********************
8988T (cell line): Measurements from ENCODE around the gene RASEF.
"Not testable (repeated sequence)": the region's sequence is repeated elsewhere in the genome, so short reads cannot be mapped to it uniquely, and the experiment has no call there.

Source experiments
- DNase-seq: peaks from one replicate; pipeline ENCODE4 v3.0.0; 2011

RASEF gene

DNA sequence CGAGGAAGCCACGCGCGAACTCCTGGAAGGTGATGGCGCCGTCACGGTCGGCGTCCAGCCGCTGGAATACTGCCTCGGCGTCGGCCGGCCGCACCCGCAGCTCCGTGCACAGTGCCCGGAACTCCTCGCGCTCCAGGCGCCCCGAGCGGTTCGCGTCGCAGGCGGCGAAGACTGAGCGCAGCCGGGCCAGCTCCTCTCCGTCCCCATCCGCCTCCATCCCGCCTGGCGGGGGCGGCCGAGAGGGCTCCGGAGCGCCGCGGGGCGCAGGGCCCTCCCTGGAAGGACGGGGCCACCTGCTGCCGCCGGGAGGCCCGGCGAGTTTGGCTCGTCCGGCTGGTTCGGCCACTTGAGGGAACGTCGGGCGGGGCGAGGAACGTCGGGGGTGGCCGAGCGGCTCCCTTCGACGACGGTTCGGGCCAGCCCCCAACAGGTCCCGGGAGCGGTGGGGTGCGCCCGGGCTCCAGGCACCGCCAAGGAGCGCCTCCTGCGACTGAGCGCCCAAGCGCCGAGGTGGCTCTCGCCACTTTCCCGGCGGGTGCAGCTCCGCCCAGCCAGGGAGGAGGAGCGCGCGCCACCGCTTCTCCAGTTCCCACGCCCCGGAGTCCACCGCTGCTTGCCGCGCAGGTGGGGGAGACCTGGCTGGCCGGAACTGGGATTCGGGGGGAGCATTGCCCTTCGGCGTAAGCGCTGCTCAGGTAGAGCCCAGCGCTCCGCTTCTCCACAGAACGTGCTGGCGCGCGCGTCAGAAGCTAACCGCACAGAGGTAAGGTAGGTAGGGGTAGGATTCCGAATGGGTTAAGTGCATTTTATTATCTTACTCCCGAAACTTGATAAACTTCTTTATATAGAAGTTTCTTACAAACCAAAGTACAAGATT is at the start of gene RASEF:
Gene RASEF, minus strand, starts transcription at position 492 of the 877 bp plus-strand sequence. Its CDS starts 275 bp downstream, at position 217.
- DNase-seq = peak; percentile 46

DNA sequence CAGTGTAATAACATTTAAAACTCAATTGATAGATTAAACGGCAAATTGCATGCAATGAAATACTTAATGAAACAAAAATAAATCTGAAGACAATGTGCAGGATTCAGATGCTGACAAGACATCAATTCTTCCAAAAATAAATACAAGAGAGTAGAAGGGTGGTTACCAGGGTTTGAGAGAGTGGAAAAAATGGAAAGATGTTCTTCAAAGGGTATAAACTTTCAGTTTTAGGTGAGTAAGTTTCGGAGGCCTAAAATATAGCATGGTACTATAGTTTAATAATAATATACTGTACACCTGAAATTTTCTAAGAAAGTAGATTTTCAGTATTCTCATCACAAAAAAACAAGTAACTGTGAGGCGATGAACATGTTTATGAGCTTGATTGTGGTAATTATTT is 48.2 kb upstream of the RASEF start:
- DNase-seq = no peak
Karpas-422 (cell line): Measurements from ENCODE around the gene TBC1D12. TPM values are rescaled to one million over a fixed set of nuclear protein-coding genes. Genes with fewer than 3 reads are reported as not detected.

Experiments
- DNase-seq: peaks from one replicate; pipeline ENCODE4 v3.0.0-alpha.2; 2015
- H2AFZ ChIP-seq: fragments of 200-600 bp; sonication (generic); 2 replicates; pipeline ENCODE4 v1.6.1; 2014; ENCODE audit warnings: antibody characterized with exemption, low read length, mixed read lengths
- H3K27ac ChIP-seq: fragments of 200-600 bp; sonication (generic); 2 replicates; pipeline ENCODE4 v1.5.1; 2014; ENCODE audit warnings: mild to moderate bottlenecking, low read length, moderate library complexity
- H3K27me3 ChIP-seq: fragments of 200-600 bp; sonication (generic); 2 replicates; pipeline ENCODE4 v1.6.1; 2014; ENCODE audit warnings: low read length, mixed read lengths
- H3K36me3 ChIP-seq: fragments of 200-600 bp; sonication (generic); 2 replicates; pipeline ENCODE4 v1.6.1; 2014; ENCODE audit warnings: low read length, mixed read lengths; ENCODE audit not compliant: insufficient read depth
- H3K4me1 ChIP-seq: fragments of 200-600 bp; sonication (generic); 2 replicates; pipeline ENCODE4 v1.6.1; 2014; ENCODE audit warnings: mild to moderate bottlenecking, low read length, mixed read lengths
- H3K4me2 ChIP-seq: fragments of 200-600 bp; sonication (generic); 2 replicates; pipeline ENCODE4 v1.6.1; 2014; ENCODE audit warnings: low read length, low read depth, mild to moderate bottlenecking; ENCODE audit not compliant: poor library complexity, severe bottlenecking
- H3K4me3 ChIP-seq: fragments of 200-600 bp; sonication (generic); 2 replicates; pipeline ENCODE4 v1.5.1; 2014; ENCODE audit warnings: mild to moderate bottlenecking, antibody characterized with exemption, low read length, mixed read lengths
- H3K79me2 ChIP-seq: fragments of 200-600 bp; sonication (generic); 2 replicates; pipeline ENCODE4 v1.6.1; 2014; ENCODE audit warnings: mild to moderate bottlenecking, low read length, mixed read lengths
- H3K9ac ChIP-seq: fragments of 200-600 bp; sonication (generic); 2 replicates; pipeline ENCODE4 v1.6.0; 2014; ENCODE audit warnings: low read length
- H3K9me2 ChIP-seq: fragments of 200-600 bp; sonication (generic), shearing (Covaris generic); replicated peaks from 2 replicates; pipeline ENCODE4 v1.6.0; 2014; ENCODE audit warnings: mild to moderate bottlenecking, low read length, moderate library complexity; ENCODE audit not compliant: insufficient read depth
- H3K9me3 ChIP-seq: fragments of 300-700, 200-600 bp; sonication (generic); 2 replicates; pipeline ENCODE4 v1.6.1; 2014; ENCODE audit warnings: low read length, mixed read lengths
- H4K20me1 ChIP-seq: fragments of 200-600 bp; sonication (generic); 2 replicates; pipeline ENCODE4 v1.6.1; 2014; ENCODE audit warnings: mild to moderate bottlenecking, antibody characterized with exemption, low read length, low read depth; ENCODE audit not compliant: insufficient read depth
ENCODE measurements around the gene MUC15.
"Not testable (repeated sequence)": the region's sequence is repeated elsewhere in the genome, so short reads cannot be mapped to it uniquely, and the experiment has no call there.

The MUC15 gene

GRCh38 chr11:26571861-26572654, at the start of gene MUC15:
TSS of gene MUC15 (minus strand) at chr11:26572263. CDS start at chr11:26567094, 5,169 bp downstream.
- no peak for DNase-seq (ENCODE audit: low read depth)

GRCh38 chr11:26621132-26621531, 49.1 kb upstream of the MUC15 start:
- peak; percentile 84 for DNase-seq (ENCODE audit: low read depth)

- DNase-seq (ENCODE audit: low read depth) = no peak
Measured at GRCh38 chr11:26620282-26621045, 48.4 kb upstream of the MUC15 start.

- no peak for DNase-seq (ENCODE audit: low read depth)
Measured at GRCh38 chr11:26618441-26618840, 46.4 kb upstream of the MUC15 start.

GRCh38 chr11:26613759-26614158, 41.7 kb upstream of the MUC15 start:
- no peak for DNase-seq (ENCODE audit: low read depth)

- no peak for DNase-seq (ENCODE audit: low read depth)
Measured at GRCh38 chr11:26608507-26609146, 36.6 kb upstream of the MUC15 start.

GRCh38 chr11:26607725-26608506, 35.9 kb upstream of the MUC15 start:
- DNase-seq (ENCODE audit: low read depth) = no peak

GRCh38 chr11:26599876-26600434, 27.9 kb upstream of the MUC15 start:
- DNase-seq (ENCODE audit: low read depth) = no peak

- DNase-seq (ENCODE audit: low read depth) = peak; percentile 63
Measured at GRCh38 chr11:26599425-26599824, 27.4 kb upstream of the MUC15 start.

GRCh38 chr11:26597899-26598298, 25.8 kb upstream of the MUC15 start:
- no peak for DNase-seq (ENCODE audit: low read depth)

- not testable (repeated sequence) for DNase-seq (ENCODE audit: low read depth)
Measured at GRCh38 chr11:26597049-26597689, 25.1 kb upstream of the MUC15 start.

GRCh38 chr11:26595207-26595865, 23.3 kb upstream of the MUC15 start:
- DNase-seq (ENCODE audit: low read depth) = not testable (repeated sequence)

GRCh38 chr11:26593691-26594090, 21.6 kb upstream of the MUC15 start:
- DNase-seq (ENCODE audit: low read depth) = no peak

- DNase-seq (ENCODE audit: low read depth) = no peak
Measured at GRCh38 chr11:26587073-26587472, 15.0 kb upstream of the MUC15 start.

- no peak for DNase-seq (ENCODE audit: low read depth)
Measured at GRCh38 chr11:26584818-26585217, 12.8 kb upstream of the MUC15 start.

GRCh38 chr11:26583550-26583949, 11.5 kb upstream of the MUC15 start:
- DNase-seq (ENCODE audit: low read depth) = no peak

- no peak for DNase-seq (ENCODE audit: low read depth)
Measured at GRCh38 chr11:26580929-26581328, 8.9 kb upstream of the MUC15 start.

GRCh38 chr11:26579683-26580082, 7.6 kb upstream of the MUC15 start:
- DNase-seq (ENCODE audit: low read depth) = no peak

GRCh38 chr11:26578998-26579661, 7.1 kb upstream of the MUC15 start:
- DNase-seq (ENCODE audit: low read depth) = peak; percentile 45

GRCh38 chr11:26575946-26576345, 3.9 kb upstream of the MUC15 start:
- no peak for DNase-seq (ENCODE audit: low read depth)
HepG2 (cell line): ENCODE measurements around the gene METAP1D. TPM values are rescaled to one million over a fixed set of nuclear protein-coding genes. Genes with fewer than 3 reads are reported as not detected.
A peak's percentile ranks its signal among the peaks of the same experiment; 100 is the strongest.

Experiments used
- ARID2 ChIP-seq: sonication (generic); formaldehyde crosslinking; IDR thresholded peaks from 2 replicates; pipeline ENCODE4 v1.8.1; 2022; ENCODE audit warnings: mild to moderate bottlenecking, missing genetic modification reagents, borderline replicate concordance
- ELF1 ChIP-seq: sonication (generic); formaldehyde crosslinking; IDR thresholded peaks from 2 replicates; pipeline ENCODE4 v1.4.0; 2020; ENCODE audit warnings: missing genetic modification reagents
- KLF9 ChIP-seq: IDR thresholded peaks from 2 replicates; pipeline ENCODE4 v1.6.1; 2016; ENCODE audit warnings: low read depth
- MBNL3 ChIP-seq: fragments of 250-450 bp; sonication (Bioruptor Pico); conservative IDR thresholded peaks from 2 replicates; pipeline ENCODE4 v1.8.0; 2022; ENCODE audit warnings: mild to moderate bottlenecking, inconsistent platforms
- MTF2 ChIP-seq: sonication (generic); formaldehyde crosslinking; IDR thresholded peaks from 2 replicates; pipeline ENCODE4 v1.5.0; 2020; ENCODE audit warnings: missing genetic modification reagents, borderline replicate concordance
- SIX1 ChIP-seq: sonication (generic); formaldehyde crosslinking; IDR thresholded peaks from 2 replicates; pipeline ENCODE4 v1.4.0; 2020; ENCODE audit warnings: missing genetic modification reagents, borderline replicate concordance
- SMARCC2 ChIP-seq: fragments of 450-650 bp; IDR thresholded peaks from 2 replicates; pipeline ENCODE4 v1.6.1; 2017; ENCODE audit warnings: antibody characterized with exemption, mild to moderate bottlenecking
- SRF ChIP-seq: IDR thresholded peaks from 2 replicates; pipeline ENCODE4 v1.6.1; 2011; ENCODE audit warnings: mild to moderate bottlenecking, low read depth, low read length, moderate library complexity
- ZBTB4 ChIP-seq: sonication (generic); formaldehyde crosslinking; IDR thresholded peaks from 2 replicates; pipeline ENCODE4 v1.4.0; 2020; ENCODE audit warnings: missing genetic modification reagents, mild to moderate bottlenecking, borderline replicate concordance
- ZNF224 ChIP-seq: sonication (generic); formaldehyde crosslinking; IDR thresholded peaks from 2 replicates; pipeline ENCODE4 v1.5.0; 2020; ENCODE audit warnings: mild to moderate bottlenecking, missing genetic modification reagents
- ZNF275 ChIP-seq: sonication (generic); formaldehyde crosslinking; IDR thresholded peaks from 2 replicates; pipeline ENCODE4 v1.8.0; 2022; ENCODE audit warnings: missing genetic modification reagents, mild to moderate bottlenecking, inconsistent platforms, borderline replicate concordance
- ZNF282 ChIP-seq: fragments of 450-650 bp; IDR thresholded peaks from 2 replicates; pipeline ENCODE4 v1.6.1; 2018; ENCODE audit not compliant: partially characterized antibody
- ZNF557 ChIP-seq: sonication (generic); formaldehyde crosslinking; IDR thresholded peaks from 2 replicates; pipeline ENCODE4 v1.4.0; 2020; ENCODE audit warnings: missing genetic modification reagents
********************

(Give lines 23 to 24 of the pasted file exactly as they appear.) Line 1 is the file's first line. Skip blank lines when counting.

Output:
- H3K9me2 ChIP-seq: fragments of 200-600 bp; sonication (generic), shearing (Covaris generic); replicated peaks from 2 replicates; pipeline ENCODE4 v1.6.0; 2014; ENCODE audit warnings: mild to moderate bottlenecking, low read length, moderate library complexity; ENCODE audit not compliant: insufficient read depth
- H3K9me3 ChIP-seq: fragments of 300-700, 200-600 bp; sonication (generic); 2 replicates; pipeline ENCODE4 v1.6.1; 2014; ENCODE audit warnings: low read length, mixed read lengths